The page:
Tag Archives: brain drain

The Cubans are coming! The Cubans are coming!

Panic in Washington: The Cubans are coming! 

Jean-Guy Allard

English translation: Machetera – (español)

Now they don’t even bother to hide their worry: the same politicians who slandered Cuba for decades, saying Cubans “can’t travel,” and even going so far as to draft laws meant to push disaffected Cubans to hurl themselves into the sea, are now rushing to figure out how to stop Cubans from arriving in the United States and, in case they manage to arrive, how to stop them from returning to Cuba.

Victims of the traps they themselves set at the height of the Cold War, when the Cuban Revolution, criminally isolated by the blockade, was forced to protect itself by any means, including restrictive migration laws, the Cuban American members of Congress and their clan have suddenly realized that they’ve shot themselves in the foot.  The political structure manufactured to serve U.S. annexationist plans toward Cuba is on red alert and desperately seeking a solution to what it has announced is a dangerous and unexpected invasion by those it has pretended to be defending. Continue reading


Evo Morales on the EU “Returns Directive”

Open Letter from Evo Morales Regarding the European Union’s “Returns Directive”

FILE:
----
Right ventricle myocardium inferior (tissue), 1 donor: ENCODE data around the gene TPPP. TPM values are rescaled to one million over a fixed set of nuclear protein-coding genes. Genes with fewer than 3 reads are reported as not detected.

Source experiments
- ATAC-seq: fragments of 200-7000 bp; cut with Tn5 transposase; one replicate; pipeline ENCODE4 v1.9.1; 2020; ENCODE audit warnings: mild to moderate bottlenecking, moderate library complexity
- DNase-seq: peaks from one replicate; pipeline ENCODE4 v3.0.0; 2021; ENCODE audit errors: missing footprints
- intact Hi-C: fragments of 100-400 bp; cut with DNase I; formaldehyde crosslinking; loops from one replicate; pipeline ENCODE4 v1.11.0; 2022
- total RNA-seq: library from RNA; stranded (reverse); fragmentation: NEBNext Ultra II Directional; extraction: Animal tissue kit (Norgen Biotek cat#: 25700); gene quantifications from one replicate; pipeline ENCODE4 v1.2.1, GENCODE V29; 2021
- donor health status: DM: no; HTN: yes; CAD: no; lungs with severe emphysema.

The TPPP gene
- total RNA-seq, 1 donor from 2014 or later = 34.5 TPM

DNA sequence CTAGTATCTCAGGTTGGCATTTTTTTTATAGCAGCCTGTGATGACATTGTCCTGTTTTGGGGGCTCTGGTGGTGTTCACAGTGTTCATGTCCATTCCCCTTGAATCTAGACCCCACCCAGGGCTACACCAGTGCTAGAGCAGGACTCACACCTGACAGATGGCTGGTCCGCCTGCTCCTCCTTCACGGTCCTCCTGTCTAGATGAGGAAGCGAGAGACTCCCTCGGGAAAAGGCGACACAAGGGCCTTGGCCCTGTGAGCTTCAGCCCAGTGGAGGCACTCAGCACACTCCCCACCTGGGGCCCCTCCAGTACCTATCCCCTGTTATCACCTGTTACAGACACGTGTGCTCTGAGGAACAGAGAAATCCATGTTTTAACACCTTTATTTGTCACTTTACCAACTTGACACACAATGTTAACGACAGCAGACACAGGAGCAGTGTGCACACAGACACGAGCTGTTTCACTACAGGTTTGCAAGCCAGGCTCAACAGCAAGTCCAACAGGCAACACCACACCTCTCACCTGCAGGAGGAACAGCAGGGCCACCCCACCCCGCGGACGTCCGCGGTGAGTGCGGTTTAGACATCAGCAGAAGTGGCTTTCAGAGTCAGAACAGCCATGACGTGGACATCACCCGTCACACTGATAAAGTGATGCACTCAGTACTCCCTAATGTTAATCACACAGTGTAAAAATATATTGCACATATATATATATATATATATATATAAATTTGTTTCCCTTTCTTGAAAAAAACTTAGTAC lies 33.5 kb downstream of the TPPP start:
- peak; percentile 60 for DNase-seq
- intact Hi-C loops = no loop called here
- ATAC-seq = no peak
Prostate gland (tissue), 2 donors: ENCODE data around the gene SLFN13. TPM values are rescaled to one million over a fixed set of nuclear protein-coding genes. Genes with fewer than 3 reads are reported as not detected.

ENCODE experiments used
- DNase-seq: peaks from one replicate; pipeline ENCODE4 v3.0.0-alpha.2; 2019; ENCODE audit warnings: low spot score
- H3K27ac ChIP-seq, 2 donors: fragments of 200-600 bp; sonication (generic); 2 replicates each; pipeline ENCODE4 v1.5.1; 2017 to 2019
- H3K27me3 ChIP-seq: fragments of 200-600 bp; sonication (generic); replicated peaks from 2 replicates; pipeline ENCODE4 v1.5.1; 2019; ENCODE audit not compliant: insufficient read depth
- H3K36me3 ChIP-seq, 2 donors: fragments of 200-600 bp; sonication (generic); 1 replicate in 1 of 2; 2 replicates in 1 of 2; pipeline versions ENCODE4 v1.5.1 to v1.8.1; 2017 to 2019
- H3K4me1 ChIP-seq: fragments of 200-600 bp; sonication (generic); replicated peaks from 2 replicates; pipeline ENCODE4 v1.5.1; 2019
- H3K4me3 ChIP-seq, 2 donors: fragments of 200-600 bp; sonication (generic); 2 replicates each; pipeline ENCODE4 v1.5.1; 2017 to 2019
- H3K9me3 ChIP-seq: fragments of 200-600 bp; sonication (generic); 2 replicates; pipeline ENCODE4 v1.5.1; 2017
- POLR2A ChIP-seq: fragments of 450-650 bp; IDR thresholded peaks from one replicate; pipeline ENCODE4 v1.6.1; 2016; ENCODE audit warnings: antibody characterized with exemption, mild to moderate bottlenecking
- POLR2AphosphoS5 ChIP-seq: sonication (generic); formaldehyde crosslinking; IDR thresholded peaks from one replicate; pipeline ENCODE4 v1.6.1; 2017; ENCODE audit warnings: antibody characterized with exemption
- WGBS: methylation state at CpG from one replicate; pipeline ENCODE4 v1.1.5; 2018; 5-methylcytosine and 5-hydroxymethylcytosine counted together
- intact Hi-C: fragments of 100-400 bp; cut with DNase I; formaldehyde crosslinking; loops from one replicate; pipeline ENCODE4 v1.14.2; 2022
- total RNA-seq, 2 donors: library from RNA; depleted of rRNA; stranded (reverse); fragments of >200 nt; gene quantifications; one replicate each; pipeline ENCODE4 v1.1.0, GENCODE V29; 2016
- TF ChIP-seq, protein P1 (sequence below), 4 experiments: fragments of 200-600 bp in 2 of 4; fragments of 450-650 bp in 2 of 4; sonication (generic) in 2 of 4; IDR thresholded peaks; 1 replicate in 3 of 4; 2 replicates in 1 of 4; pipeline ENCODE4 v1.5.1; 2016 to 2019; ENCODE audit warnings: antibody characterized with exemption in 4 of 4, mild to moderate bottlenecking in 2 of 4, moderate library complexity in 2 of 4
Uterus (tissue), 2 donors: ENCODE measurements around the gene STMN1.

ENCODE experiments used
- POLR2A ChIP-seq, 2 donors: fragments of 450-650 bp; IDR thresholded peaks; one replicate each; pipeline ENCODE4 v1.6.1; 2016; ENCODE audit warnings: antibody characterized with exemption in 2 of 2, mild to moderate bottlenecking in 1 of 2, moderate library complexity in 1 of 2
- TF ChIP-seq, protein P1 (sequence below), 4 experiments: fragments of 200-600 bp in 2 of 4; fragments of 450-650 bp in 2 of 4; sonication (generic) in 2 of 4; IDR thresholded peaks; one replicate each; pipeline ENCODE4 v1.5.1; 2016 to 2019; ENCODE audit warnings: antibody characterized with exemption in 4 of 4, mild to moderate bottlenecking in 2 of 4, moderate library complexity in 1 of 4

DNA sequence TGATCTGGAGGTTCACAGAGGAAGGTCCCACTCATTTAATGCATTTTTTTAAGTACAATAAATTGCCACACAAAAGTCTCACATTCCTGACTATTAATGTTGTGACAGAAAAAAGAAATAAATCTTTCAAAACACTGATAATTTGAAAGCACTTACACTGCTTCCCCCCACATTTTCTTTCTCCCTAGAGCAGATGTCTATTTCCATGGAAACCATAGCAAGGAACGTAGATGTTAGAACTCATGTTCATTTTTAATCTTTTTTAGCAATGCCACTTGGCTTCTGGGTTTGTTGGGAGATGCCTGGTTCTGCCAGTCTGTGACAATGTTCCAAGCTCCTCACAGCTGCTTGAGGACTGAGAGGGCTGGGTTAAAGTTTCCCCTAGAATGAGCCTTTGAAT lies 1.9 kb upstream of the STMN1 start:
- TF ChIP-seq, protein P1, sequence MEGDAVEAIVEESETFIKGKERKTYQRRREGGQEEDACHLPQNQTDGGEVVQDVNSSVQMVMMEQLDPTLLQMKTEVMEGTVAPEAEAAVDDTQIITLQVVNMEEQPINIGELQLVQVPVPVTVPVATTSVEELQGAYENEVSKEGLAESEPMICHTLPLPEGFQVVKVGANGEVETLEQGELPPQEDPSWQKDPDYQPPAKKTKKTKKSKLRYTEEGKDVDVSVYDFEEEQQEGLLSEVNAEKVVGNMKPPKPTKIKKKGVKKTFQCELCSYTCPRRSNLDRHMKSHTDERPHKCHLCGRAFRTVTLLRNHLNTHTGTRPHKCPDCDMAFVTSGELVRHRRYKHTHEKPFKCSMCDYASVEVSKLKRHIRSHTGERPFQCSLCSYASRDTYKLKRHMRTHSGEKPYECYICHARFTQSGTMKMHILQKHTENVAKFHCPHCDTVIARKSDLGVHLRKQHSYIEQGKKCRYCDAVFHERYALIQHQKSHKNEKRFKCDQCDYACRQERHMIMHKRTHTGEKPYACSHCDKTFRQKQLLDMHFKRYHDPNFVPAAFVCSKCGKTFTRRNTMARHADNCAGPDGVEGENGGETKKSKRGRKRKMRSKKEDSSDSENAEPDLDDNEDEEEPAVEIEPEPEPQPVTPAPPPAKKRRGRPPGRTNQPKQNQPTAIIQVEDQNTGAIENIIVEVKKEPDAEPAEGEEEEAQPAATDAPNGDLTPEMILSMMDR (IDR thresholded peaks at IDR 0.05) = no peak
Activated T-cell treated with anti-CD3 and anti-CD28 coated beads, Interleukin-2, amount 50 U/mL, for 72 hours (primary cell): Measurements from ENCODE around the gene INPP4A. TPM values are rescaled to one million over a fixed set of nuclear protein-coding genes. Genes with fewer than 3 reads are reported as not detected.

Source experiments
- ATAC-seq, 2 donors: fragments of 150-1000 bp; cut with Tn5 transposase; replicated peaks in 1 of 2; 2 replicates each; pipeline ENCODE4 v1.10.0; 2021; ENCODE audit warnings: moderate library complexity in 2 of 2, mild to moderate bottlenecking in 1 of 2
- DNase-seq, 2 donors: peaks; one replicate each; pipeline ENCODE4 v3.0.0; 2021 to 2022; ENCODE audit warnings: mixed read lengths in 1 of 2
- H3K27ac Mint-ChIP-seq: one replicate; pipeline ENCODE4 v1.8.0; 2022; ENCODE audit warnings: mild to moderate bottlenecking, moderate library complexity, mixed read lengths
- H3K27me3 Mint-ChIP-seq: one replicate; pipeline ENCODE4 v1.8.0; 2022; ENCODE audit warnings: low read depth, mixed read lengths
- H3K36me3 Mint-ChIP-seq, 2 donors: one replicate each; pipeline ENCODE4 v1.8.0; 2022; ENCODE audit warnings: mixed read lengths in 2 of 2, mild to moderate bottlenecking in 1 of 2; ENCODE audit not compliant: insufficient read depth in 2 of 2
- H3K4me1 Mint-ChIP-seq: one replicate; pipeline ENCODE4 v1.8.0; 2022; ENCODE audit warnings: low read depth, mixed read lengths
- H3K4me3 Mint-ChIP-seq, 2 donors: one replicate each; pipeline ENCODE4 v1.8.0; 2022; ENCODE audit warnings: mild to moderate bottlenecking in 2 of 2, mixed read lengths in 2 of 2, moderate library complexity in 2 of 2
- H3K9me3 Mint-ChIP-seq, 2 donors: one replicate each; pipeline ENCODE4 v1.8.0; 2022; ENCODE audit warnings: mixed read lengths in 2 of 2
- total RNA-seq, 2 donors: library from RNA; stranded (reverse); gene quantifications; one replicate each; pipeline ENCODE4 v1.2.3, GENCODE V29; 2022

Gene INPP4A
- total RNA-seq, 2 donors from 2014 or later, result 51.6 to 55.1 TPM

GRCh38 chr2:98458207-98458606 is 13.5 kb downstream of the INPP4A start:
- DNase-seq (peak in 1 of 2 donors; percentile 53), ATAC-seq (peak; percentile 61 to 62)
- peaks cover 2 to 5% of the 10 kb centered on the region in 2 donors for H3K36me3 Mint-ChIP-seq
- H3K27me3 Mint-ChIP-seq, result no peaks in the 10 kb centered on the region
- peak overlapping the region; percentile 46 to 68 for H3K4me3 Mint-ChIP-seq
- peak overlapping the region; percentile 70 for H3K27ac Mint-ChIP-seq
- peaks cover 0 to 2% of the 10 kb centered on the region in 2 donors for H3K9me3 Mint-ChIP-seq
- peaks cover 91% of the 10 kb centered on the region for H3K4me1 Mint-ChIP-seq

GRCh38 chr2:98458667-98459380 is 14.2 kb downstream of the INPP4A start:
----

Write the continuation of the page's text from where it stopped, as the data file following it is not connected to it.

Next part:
Evo Morales Ayma – Bolpress

Translation: Machetera

Until the end of the Second World War, Europe was a continent of emigrants. Tens of millions of Europeans left for the Americas in order to colonize, escape famine, financial crises, wars and European totalitarianism and the persecution of ethnic minorities. Today, I’m following the process of the so-called “Returns Directive” with concern. The text, approved on June 5th by the Interior Ministers of the European Union’s 27 member countries, must be voted on in the European Parliament on June 18th. I feel that it drastically hardens the conditions for detention and expulsion of undocumented migrants, whatever their length of stay in the European countries, their work situation, their family ties, their will and their achievements at integration.

Europeans arrived en masse in the countries of Latin America and North America, without visas or conditions imposed by the authorities. They were always welcome, and they continue to be, in our countries on the American continent, which therefore absorb the economic misery of Europe and its political crises. They came to our continent to exploit its wealth and transfer it to Europe, with a very high cost for America’s original population. Such is the case in our Cerro Rico, in Potosi, where the fabulous silver mines provided the European continent its coinage from the 16th to the 19th centuries. The goods and personal rights of the European migrants were always respected.

Today the European Union is the main destination for the world’s migrants, as a consequence of its positive image as an area of prosperity and public freedom. The vast majority of the migrants come to the EU to contribute to this prosperity, not to take advantage of it. They occupy jobs in public works, construction, personal services and hospitals, which Europeans can’t or don’t wish to fill. They contribute to the European continent’s dynamic demographic, to maintaining the relationship between the active and inactive that in turn makes possible its generous systems of social security, internal market stimulation and social cohesion. Migrants offer a solution to the EU’s demographic and financial problems. Continue reading